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A green and yellow parrot, which hung in a cage outside the door, kept repeating over and over: “Allez vous-en! Allez vous-en! Sapristi! That’s all right!” He could speak a little Spanish, and also a language which nobody understood, unless it was the mocking-bird that hung on the other side of the door, whistling his fluty notes out upon the breeze with maddening persistence. Mr. Pontellier, unable to read his newspaper with any degree of comfort, arose with an expression and an exclamation of disgust. He walked down the gallery and across the narrow “bridges” which connected the Lebrun cottages one with the other. He had been seated before the door of the main house. The parrot and the mockingbird were the property of Madame Lebrun, and they had the right to make all the noise they wished. Mr. Pontellier had the privilege of quitting their society when they ceased to be entertaining. He stopped before the door of his own cottage, which was the fourth one from the main building and next to the last. Seating himself in a wicker rocker which was there, he once more applied himself to the task of reading the newspaper. The day was Sunday; the paper was a day old. The Sunday papers had not yet reached Grand Isle. He was already acquainted with the market reports, and he glanced restlessly over the editorials and bits of news which he had not had time to read before quitting New Orleans the day before.
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First published in 1899, this beautiful, brief novel so disturbed critics and the public that it was banished for decades afterward. Now widely read and admired, The Awakening has been hailed as an early vision of woman's emancipation. This sensuous book tells of a woman's abandonment of her family, her seduction, and her awakening to desires and passions that threated to consumer her. Originally entitled "A Solitary Soul," this portrait of twenty-eight-year-old Edna Pontellier is a landmark in American fiction, rooted firmly in the romantic tradition of Herman Melville and Emily Dickinson. Here, a woman in search of self-discovery turns away from convention and society, and toward the primal, from convention and society, and toward the primal, irresistibly attracted to nature and the senses The Awakening, Kate Chopin's last novel, has been praised by Edmund Wilson as "beautifully written." And Willa Cather described its style as "exquisite," "sensitive," and "iridescent." This edition of The Awakening also includes a selection of short stories by Kate Chopin.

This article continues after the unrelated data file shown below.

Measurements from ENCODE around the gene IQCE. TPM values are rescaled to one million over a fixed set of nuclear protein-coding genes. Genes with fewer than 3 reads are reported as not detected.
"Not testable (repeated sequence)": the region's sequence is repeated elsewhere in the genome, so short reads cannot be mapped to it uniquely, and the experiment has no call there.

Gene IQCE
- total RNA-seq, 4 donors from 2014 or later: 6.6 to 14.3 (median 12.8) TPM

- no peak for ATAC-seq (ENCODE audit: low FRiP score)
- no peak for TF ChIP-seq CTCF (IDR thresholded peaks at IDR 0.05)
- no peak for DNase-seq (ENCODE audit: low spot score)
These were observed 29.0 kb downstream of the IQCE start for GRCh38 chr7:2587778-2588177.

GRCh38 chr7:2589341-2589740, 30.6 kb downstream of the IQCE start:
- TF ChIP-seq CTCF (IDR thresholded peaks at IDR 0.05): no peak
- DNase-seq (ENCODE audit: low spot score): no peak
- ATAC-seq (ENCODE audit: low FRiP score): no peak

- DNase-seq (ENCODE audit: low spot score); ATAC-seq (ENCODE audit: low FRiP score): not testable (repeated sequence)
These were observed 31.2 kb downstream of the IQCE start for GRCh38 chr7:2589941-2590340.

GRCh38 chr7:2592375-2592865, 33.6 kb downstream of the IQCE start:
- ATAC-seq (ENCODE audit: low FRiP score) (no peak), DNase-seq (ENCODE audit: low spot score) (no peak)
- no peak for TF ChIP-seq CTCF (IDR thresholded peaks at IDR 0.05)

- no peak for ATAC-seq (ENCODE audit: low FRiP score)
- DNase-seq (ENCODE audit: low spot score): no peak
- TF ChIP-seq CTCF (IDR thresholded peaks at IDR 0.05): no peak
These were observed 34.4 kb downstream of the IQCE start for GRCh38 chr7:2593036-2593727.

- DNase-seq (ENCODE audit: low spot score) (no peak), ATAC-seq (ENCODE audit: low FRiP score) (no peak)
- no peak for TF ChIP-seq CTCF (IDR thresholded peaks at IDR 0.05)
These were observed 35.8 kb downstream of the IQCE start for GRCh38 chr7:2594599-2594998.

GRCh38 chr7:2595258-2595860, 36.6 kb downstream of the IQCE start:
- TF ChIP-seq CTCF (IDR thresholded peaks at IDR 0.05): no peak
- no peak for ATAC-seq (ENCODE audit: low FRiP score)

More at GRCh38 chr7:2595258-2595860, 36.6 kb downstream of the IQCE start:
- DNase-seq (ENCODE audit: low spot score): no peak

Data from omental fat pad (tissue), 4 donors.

"This seems to me a higher order of feminism than repeating the story of woman as victim... Kate Chopin gives her female protagonist the central role, normally reserved for Man, in a meditation on identity and culture, consciousness and art." -- From the introduction by Marilynne Robinson.From the Inside Flap:
The Awakening shocked turn-of-the-century readers and reviewers with its treatment of sex and suicide. In a departure from literary convention, Kate Chopin failed to condemn her heroine's desire for an affair with the son of a Louisiana resort owner, whom she meets on vacation. The power of sensuality, the delusion of ecstatic love, and the solitude that accompanies the trappings of middle- and upper-class convention are themes of this now-classic novel.
The book was influenced by French writers ranging from Flaubert to Maupassant, and can be seen as a precursor of the impressionistic, mood-driven novels of Virginia Woolf and Djuna Barnes. Variously called "vulgar," "unhealthily introspective," and "morbid," the book was neglected for several decades, not least because it was written by a "regional" woman writer. This edition also includes selected stories from Kate Chopin's Bayou Folk and A Night in Acadie, and an introduction and notes by Nina Baym.
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Book Description Bantam Doubleday Dell, 1981. Condition: New. book. Seller Inventory # M0553210572
Book Description Bantam Doubleday Dell, 1981. Paperback. Condition: New. Never used!. Seller Inventory # P110553210572